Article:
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Brain Res. 1987 Mar 3;405(1):68-79.

Intracellular recordings in pericruciate neurons during spike and wave discharges of feline generalized penicillin epilepsy.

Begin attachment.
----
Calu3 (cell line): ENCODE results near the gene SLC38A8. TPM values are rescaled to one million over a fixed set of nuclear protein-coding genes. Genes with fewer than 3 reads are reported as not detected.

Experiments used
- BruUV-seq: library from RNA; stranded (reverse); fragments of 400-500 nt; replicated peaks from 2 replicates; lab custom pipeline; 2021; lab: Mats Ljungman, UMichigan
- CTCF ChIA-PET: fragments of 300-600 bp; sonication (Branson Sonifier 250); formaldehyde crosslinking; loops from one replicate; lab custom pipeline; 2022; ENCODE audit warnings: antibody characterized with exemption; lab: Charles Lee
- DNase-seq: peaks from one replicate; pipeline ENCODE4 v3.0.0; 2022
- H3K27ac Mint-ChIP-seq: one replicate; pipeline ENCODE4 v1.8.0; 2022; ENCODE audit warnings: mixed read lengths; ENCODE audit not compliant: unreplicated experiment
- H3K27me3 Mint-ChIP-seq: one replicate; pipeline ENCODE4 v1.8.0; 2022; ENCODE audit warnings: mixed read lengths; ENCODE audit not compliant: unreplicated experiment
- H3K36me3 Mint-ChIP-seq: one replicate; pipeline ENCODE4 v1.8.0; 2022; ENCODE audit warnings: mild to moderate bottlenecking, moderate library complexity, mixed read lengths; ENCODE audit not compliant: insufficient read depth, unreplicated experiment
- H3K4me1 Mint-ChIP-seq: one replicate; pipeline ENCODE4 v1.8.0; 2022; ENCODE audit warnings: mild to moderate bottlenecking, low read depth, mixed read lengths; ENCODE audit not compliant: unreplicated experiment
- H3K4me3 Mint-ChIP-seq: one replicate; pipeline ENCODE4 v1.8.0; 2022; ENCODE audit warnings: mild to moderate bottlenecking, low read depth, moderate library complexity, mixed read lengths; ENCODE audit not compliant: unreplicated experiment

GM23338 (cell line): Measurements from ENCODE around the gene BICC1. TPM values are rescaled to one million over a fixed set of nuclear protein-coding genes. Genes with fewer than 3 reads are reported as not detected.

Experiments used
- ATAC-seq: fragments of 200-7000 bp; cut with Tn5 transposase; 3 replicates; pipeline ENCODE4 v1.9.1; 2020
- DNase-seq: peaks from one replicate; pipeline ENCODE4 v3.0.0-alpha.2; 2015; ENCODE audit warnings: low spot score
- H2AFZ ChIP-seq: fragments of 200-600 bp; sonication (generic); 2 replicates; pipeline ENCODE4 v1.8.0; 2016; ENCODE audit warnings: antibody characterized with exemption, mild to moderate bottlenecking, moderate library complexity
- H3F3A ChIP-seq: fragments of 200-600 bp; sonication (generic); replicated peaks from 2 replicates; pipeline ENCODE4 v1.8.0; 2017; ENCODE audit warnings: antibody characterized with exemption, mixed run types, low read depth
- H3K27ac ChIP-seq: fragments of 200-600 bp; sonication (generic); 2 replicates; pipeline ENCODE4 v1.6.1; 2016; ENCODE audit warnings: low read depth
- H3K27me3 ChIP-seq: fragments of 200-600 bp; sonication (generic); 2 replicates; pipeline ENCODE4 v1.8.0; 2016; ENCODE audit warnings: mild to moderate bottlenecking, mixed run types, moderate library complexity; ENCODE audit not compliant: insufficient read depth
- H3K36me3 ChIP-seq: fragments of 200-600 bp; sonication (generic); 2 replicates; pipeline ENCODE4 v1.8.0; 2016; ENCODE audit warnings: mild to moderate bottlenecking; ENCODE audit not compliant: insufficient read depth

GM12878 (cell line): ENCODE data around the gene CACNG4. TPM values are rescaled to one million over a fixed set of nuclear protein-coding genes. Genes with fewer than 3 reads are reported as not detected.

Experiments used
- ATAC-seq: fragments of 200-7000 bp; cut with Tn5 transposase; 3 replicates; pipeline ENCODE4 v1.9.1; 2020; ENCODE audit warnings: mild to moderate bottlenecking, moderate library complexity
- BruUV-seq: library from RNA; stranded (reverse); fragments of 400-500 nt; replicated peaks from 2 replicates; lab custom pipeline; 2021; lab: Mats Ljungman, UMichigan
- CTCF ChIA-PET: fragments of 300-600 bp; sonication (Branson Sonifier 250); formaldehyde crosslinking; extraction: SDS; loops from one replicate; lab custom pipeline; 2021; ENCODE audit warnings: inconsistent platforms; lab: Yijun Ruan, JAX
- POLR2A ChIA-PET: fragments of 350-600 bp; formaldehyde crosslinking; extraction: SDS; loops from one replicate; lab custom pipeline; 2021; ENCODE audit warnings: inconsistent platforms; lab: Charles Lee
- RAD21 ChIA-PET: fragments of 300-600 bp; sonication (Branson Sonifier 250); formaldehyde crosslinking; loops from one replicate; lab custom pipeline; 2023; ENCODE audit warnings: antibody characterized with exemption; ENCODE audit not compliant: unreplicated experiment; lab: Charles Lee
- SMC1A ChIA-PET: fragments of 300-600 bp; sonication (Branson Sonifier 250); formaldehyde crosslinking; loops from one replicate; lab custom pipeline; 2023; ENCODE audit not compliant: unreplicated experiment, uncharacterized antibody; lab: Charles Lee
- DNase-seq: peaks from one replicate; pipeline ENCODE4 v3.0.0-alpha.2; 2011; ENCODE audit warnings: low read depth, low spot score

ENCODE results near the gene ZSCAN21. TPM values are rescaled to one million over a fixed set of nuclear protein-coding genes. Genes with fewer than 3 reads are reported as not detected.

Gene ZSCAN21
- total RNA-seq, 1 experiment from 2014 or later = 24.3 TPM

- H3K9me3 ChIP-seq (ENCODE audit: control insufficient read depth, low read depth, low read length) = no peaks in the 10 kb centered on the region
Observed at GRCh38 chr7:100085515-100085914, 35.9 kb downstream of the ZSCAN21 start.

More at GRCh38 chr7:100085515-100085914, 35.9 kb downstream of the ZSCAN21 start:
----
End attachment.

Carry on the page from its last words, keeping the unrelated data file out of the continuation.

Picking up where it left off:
Concurrent EEG and intracellular recordings from pericruciate neurons of cats obtained before and after i.m. injection of penicillin inducing the syndrome of feline generalized penicillin epilepsy (FGPE) characterized by spike and wave (SW) discharge in the EEG, display large excitatory postsynaptic potentials (EPSPs) at the time of the EEG 'spike' which alternate with hyperpolarizing potentials occurring in coincidence with the EEG 'wave' component of the SW complex. The large EPSPs trigger discharges of single or multiple high-frequency action potentials which do not show a progressive decrement in amplitude nor an appreciable increase in duration. These bursts thus differ in some respects from typical paroxysmal depolarization shifts. The hyperpolarizing potentials show an early phase which is reversed by intracellular Cl- injection or diffusion and thus behaves like a classical inhibitory postsynaptic potential (IPSP). The late phase is unaffected by Cl-. Hyperpolarizing potentials of pericruciate neurons induced by antidromic activation of the cerebral peduncle (CP) or by direct cortical stimulation are not altered after i.m. injections of penicillin at doses sufficient to induce generalized SW discharge. The early phase of hyperpolarization both before and after i.m. penicillin is reversed by intracellular Cl- injection or diffusion, the late phase remains unchanged. The early phase thus represents a classical IPSP, which does not appear to be affected by the low brain penicillin concentrations sufficient to induce generalized SW discharge. It is concluded that this form of epileptic discharge cannot be attributed to blockage of phasic (presumably somatic) postsynaptic inhibition by penicillin. These results indicate that to regard all forms of epileptic discharge as the consequence of a blockage of gamma-aminobutyric acid-mediated phasic postsynaptic inhibition acting on the soma represents an unduly restrictive view of epileptogenesis.

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